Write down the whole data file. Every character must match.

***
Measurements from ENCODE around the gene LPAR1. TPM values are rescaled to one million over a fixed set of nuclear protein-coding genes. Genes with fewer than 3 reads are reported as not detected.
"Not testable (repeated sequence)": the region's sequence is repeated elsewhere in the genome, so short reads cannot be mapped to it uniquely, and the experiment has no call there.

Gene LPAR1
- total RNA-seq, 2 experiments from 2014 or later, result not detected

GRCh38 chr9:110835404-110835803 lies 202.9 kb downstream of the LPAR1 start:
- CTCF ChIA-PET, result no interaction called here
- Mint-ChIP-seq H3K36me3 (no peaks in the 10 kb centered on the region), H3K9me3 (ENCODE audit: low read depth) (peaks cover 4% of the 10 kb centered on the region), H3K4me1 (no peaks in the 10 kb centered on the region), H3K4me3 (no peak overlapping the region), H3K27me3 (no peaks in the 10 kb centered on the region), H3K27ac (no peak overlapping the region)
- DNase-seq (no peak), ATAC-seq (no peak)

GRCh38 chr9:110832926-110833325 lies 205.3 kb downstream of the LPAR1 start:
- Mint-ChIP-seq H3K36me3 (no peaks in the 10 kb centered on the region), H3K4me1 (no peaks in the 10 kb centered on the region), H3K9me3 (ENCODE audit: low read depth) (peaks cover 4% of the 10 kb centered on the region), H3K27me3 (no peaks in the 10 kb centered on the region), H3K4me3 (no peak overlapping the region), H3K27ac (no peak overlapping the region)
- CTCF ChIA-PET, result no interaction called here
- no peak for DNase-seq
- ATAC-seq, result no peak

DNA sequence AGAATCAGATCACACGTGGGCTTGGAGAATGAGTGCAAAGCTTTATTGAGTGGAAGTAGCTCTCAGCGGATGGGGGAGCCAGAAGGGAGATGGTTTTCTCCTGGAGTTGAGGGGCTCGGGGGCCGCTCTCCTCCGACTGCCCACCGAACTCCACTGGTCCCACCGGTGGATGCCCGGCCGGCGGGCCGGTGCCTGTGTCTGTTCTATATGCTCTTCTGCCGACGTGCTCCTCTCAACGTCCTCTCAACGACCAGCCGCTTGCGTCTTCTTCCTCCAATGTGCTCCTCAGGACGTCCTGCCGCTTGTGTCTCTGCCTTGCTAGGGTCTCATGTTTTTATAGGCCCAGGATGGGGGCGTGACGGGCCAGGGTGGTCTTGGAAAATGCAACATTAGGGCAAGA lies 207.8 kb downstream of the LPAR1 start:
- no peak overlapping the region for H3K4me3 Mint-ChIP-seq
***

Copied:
Measurements from ENCODE around the gene LPAR1. TPM values are rescaled to one million over a fixed set of nuclear protein-coding genes. Genes with fewer than 3 reads are reported as not detected.
"Not testable (repeated sequence)": the region's sequence is repeated elsewhere in the genome, so short reads cannot be mapped to it uniquely, and the experiment has no call there.

Gene LPAR1
- total RNA-seq, 2 experiments from 2014 or later, result not detected

GRCh38 chr9:110835404-110835803 lies 202.9 kb downstream of the LPAR1 start:
- CTCF ChIA-PET, result no interaction called here
- Mint-ChIP-seq H3K36me3 (no peaks in the 10 kb centered on the region), H3K9me3 (ENCODE audit: low read depth) (peaks cover 4% of the 10 kb centered on the region), H3K4me1 (no peaks in the 10 kb centered on the region), H3K4me3 (no peak overlapping the region), H3K27me3 (no peaks in the 10 kb centered on the region), H3K27ac (no peak overlapping the region)
- DNase-seq (no peak), ATAC-seq (no peak)

GRCh38 chr9:110832926-110833325 lies 205.3 kb downstream of the LPAR1 start:
- Mint-ChIP-seq H3K36me3 (no peaks in the 10 kb centered on the region), H3K4me1 (no peaks in the 10 kb centered on the region), H3K9me3 (ENCODE audit: low read depth) (peaks cover 4% of the 10 kb centered on the region), H3K27me3 (no peaks in the 10 kb centered on the region), H3K4me3 (no peak overlapping the region), H3K27ac (no peak overlapping the region)
- CTCF ChIA-PET, result no interaction called here
- no peak for DNase-seq
- ATAC-seq, result no peak

DNA sequence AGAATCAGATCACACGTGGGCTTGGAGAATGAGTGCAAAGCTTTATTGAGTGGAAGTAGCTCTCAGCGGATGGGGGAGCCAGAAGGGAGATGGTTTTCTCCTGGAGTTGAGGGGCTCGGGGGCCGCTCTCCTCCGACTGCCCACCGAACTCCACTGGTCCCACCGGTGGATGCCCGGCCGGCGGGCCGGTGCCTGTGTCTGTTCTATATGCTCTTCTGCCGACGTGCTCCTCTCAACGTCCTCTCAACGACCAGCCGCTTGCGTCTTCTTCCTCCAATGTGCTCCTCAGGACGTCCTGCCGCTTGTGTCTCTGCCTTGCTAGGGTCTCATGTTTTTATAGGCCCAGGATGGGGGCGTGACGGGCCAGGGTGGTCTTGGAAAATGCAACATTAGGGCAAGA lies 207.8 kb downstream of the LPAR1 start:
- no peak overlapping the region for H3K4me3 Mint-ChIP-seq